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When Mental Health Strikes: Gaining Confidence With Social Anxiety

Posted by Brian Spence on Jul 18, 2016 8:00:00 AM

Mental Health, Behavioral Health, Social AnxietyYou rehearsed it all. Planned it out perfectly in your head, long before you got to that cashier to order. You were so ready. Until you got there. "I can't believe I stuttered. My life is officially over. I might as well go hide under my bed for the rest of my worthless life". All right, perhaps that was a bit dramatic. But if this mental struggle sounds familiar, you are not alone. And contrary to what you may believe, your potential is endless.

Mental health is a serious problem for many people, and can affect us even in the most basic of actions. For those with social anxiety, the simplest of social situations can be immensely difficult.

From ordering your coffee at Starbucks, to interviewing for a job, the anxiety can be paralyzing. However, there are many things people who suffer with social anxiety can do to gain confidence. Below are some of the most common strategies for calming or overcoming your social anxiety in order to feel comfortable and confident in any situation.

  1. Be Aware. The first step to confidence is understanding. Anxiety is a good and healthy thing -- the natural response to prepare your body for danger. The problem for many arises when this protective reflex is triggered by things that aren't dangerous. These triggers vary broadly from person to person -- one person with social anxiety may feel entirely comfortable talking on the phone, while another would rather be deaf and blind than accept a phone call. 

    For this reason, it is important to understand your anxiety. What triggers it? What situations are you most likely to avoid? What happens when your anxiety has been triggered? What is your body doing? What is your heart rate doing? What is your breathing doing? Once you understand how your body is responding and what is setting it off, you can focus on overcoming it. One of the most common ways of tracking social anxiety is by writing down your triggering events when they happen for analysis later.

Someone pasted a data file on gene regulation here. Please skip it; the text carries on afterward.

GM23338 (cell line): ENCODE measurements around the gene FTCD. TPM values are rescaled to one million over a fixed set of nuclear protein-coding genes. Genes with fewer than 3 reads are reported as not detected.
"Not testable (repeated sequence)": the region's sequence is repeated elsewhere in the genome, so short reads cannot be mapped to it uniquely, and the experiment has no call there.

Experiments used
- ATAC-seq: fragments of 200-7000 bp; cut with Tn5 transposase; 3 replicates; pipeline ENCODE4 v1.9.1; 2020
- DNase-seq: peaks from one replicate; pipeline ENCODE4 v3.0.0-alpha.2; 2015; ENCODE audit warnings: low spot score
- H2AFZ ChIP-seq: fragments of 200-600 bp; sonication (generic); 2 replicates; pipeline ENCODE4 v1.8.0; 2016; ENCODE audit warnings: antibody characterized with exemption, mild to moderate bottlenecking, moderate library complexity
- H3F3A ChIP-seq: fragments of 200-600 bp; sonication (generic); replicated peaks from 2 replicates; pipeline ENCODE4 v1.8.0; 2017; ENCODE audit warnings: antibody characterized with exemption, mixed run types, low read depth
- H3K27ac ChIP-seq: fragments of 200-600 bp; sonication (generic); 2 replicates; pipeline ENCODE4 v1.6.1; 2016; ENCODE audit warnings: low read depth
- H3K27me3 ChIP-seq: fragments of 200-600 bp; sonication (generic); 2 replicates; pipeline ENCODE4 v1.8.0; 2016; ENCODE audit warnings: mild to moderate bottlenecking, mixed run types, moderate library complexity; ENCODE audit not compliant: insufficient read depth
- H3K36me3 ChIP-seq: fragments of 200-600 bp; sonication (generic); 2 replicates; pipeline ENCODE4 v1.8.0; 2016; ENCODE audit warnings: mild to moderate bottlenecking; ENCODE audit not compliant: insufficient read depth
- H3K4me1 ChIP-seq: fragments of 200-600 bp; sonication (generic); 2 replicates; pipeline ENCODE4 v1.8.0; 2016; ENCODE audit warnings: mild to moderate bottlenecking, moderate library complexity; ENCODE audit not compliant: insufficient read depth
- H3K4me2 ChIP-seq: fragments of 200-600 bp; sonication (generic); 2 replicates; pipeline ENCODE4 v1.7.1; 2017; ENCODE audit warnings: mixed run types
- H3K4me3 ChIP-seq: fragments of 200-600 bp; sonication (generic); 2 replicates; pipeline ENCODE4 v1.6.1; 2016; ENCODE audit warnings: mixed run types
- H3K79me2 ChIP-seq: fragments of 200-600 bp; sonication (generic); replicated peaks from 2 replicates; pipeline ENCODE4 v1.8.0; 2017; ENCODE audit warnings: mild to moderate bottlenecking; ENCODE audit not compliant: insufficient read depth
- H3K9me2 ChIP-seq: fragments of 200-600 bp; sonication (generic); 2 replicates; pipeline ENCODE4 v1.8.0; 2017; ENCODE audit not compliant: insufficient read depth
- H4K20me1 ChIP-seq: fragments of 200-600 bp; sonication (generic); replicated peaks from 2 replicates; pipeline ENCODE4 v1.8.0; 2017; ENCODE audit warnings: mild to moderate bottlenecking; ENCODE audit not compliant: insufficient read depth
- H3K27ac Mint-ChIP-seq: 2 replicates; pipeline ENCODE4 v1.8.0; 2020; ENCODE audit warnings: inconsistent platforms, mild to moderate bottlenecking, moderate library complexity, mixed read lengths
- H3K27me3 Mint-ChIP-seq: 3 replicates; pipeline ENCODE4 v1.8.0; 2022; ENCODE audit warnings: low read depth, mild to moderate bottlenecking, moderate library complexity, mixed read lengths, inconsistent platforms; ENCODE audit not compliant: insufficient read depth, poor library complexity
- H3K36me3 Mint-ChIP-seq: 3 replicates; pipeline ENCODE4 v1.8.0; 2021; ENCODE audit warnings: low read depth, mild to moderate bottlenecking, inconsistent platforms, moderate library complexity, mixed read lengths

2. Combat Your Symptoms. When you have outlined your symptoms, you can find the best coping mechanisms for each of them. Knowing you have these coping mechanisms in your back pocket can give you a sense of peace and confidence when walking into a social situation that usually sets you off. 

    Perhaps the most useful coping mechanism is learning to control your breathing. Different breathing patterns work on different parts of an anxiety response. By focusing on your breathing, you allow your mind to slow down and focus, helping to clear the disorientation that often arises with anxiety. Taking control of your breathing also aids in reducing the struggle of breathing steadily when experiencing anxiety. Finally, breathing exercises can be targeted at slowing the heart rate, alleviating perhaps the most uncomfortable symptom of anxiety. 

    Another excellent coping mechanism is the use of relaxation methods. If your social anxiety manifests as tension in your muscles, you can force yourself to relax by intentionally tensing your muscles and releasing them repeatedly. Many people will also use this to sharpen their focus, by starting at their toes and slowly working their way up. This method is especially helpful if, in your observations, you discover that you hold tension in specific parts of your body when you are anxious. By forcing yourself to relax, the warnings being sent to your brain will lessen as well, and the anxious response will decrease in turn.

  3. Experimenting With the Uncomfortable. Finally, the greatest (and hardest) way to gain confidence in public is to challenge yourself, and broaden your comfort zone. Social anxiety would have you believe that stuttering is the end of the world, the worst thing that could ever happen. It tells you that your friends and colleagues will only like you if you are perfect in every way. But in reality, everyone is just as messed up and weird and imperfect as you are.

    Positive experiences can help you to overcome your anxieties, but to gain them, you have to expose yourself to them. This means challenging your mental process. When your brain says "if you mess this up, everyone will hate you," rather than letting it take control of your actions, ask yourself the question "is this really important enough that people would hate me if I messed it up?"

    The next step is to act on these challenges. Allow yourself to make that stutter. Let your friends see your hand shake when you reach for your water. Let yourself talk without scripting it out in your head first, and see what happens. By letting yourself be imperfect, you will eventually discover that all those life and career ending consequences that have left you crippled with fear are merely exaggerations of the truth. You are a valued member of society, and you have the power to do anything -- social anxiety and all.

Become aware, target and practice your coping mechanisms until you know that they are there in case of emergencies, and take a risk every now and then. I promise it's worth it, and your future employer would agree.

For more information on this and related topics, visit the Behavioral and Mental Health sections of our blog.


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Topics: Behavioral Health, Self-Improvement, Mental Health

Staffing Plus is a premier healthcare staffing firm that provides temporary, per diem, temp-to-hire and permanent Staffing Solutions for Behavioral Health, Education, and Healthcare settings. We have leveraged decades of experience to assist organizations with the challenges of managing their HR and Recruiting needs.